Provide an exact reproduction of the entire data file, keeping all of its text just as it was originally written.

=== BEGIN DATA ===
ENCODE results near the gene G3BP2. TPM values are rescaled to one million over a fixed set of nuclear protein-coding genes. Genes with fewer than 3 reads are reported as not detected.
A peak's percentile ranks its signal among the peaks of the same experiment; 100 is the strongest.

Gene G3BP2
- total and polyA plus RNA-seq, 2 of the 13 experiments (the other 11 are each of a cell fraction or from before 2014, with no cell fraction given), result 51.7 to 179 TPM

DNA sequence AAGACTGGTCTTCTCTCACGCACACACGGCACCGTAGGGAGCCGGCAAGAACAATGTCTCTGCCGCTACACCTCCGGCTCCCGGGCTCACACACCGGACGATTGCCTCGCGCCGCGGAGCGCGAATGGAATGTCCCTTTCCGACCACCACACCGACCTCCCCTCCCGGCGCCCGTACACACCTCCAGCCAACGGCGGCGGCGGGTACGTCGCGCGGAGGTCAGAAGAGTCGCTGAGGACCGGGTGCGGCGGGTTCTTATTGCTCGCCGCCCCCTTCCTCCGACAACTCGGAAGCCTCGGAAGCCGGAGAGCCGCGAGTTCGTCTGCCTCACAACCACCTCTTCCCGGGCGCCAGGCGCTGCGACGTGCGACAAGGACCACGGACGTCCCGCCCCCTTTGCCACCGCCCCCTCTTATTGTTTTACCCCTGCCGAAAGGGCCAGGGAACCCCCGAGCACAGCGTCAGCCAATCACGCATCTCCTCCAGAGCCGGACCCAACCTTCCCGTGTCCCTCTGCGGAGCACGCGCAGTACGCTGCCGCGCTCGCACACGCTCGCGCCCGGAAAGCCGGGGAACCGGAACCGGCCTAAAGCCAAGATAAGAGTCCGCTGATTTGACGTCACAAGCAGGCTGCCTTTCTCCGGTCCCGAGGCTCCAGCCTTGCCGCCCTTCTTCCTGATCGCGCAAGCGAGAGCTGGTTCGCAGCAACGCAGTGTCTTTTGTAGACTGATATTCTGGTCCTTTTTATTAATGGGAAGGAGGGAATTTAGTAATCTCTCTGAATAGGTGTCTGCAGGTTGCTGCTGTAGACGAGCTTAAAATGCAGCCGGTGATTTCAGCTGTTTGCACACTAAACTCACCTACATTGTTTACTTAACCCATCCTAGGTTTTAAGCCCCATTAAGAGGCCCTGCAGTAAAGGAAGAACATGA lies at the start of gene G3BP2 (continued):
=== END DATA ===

ENCODE results near the gene G3BP2. TPM values are rescaled to one million over a fixed set of nuclear protein-coding genes. Genes with fewer than 3 reads are reported as not detected.
A peak's percentile ranks its signal among the peaks of the same experiment; 100 is the strongest.

Gene G3BP2
- total and polyA plus RNA-seq, 2 of the 13 experiments (the other 11 are each of a cell fraction or from before 2014, with no cell fraction given), result 51.7 to 179 TPM

DNA sequence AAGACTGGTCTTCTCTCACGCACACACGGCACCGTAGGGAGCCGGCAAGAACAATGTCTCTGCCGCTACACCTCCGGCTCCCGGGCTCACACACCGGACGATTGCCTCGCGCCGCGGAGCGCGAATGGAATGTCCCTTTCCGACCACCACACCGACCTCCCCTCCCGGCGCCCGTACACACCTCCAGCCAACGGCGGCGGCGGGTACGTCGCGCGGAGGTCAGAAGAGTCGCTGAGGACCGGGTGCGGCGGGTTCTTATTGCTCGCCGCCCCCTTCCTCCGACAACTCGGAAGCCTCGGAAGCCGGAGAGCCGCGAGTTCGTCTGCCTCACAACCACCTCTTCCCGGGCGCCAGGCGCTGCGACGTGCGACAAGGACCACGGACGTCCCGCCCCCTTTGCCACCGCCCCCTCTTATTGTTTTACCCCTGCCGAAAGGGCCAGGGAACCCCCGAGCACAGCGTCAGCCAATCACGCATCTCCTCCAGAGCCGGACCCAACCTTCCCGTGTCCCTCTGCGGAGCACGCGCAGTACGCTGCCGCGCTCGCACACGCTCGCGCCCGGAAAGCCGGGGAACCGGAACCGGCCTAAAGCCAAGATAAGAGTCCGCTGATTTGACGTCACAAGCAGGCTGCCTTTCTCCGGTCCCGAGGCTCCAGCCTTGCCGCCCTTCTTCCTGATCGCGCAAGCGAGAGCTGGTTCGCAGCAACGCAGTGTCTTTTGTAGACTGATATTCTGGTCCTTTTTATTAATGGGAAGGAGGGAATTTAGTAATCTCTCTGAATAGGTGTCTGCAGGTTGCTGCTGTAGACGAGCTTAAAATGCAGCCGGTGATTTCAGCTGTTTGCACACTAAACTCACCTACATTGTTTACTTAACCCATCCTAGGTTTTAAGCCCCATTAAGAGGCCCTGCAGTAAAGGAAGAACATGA lies at the start of gene G3BP2 (continued):